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Serving: WI
John and Halee Wepking with their two children walking through a wheat field Courtesy of John and Halee Wepking
ON THE FARM: John and Halee Wepking walk through a field of heritage turkey red wheat with their two children on their farm near Ridgeway, Wis.

Grant to help farmers expand small-grains milling operation

Young couple is preparing to open Meadowlark Community Mill in Ridgeway, Wis.

John and Halee Wepking have had lots of different experiences in their relatively young lives, from cooking in New York City restaurants to running a restaurant in southwest Wisconsin to working on an organic grain farm in Iowa County, Wis.

Now the Wepkings, both in their mid-30s, are taking the next step, purchasing milling equipment to erect on the farm they are buying into near Ridgeway, Wis. Their goal is to purchase small grains from area farmers and create stone-ground flour and other value-added products to sell to bakers, chefs, retail outlets and consumers in the region.

Buy Local, Buy Wisconsin

The Wepkings will pursue their goal with the help of a Buy Local, Buy Wisconsin grant from the Wisconsin Department of Agriculture, Trade and Consumer Protection. The $50,000 grant will help them recruit and provide technical support to farmers who can grow small grains to be processed on their farm, as well as build a marketing and distribution plan to sell their products.

The Wepkings are in the process of buying the milling equipment that has been used for several years by Gilbert Williams at Lonesome Stone Milling in Lone Rock, Wis. Williams is transitioning out of the milling business, and the Wepkings are transferring the infrastructure to their farm just west of Ridgeway in Iowa County.

The Wepkings grew about 250 acres of small grains in 2019, including several varieties of wheat, spelt, rye, buckwheat and open-pollinated corn. Their grains have been processed at Lonesome Stone in the past but will soon be ground at their on-farm business, Meadowlark Community Mill.

“We’re calling it Meadowlark Community Mill because we want to convey our ambition to support other farmers with more equitable markets for small grains,” Halee Wepking says. “If farmers don’t have a market for a crop, they’re not going to grow it, and they have to know they can get a decent price for it when it comes time to sell it. Our goal is to provide that market for them and help increase the diversity on the agricultural landscape.”

The Wepkings have hired local foods veteran Rink DaVee to help in the milling aspect of their operation. DaVee is currently learning the milling basics from Williams in Lone Rock during the transition.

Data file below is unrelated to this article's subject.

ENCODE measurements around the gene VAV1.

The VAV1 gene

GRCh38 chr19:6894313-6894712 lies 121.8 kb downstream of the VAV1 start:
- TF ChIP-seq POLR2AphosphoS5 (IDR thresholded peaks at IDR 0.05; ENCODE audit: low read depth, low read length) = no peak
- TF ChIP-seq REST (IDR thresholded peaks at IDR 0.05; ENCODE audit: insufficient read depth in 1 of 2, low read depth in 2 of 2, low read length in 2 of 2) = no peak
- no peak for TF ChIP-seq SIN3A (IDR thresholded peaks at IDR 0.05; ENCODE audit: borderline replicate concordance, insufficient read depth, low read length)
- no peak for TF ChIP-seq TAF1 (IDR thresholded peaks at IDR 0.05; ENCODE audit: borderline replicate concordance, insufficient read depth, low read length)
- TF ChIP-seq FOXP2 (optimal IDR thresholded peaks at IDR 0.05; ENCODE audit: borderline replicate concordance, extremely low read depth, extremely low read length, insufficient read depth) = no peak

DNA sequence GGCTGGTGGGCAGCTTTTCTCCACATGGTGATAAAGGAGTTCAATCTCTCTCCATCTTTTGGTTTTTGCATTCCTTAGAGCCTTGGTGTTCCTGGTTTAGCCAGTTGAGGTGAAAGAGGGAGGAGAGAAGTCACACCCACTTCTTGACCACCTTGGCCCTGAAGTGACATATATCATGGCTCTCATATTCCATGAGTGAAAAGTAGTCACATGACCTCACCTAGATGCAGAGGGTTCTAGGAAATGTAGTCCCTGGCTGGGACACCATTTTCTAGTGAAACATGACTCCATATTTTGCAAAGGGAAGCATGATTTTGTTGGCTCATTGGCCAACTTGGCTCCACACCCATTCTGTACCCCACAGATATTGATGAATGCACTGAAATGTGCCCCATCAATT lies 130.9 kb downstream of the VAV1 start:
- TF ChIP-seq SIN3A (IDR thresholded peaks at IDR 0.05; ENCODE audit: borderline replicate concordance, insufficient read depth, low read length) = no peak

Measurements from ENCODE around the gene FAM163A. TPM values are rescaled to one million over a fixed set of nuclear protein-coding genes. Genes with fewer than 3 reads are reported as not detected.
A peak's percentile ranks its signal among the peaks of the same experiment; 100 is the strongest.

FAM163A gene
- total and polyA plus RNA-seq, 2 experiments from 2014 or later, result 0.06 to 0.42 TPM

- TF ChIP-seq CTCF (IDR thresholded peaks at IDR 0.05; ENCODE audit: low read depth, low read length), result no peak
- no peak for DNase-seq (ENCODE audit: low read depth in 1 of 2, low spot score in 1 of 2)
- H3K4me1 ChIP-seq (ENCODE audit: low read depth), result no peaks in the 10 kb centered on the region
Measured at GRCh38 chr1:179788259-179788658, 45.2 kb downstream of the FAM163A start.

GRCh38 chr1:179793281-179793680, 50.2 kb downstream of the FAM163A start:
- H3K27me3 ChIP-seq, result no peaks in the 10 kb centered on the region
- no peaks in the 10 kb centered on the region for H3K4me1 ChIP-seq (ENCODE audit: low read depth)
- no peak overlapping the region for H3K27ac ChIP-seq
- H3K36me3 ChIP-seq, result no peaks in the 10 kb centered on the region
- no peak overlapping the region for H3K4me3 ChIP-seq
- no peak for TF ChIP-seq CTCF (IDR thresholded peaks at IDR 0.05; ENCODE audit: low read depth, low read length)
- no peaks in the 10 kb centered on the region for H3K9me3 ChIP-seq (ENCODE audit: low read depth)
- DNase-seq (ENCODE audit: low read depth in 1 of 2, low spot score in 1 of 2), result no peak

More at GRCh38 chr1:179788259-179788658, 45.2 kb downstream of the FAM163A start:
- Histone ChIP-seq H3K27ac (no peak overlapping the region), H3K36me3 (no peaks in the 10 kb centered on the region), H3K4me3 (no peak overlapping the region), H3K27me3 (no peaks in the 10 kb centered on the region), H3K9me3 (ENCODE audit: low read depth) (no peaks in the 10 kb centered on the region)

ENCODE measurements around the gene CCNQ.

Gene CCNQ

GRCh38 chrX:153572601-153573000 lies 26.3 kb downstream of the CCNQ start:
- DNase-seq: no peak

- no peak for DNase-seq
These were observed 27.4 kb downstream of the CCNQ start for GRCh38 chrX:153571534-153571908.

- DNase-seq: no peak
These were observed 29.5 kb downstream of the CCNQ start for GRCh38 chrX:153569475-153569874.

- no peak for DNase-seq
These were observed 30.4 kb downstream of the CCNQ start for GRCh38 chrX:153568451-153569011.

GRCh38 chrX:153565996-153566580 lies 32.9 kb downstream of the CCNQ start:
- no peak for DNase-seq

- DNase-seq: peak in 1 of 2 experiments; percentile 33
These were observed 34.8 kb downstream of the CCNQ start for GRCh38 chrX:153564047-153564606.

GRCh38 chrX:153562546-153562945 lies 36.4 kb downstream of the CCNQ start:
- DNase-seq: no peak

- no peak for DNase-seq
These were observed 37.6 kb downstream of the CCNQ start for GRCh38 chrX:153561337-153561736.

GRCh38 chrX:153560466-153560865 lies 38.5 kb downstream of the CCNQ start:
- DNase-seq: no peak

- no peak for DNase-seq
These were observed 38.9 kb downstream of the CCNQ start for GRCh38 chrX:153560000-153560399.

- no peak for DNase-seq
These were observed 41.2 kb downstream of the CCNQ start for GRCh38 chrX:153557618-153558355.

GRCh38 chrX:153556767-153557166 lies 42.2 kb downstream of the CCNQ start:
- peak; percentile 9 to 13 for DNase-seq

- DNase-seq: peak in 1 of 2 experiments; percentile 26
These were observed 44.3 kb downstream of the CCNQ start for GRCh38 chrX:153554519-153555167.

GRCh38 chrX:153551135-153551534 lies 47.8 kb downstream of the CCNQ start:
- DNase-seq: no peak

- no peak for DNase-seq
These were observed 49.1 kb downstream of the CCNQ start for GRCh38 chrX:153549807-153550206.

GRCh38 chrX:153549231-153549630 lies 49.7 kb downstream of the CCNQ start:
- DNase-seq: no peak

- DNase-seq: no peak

Small-grains mill

Meadowlark Community Mill is blossoming on land owned by Paul Bickford, who transitioned from running a large dairy farm to a dairy grazing operation to an organic grain farm over the years.

“I’m just happy that I’ve got some equity, and I’m able to help them out in this way,” Bickford says. “It’s an exciting time for the young guys.

“[Stone-ground flour] is really high-demand stuff right now, and personally, I don’t see where it’s going to end. People who want to eat healthy are not going to settle for eating garbage anymore.”

Bickford says there isn’t another similar facility within a few hundred miles doing what Meadowlark Community Mill is gearing up to do, so he believes the opportunities are endless.

Wepking says with COVID-19, the company’s online sales have “gone through the roof.” Besides tapping out their local growers, they are purchasing more grain from Minnesota and Iowa farmers to get them through this busy time.

Their two biggest markets are Madison Sourdough and Origin Breads, both in Madison, Wis. Origin Breads bakes exclusively with grains sourced from Meadowlark Organics, the sister company to Meadowlark Community Mill also owned by the Wepkings.

Williams had built a loyal following with Willy Street Co-ops and the Metcalfe Sentry Foods stores, so the Wepkings expect to supply more flour to those markets in the future, too.

“Gilbert was a little ahead of his time with the milling business, but he built a very solid base that will help us make this transition,” Wepking says.

The Wepkings hope to have their milling operation up and running by September, so they can process this year’s harvest through the fall and winter months.

On their Iowa County farm, they will do everything from growing the grain to grinding it into flour, bagging it, and delivering or mailing it to their various customers. They are also considering opening a monthly storefront on the farm at some point in the future.

Wepking says when they moved to rural Ridgeway about five years ago, they went “all in” on small grains. She says they were fortunate to have Lonesome Stone Milling nearby to help them get started in the business.

“These mills are the linchpins,” Wepking says. “They’re the leverage for change.”

Meadowlark Community Mill is one of nine Wisconsin local food projects selected to split $300,000 in grant money this year through the Buy Local, Buy Wisconsin program. The funds are designed to help farms and businesses more efficiently process, market and distribute locally grown food products. 

Massey lives near Barneveld, Wis.

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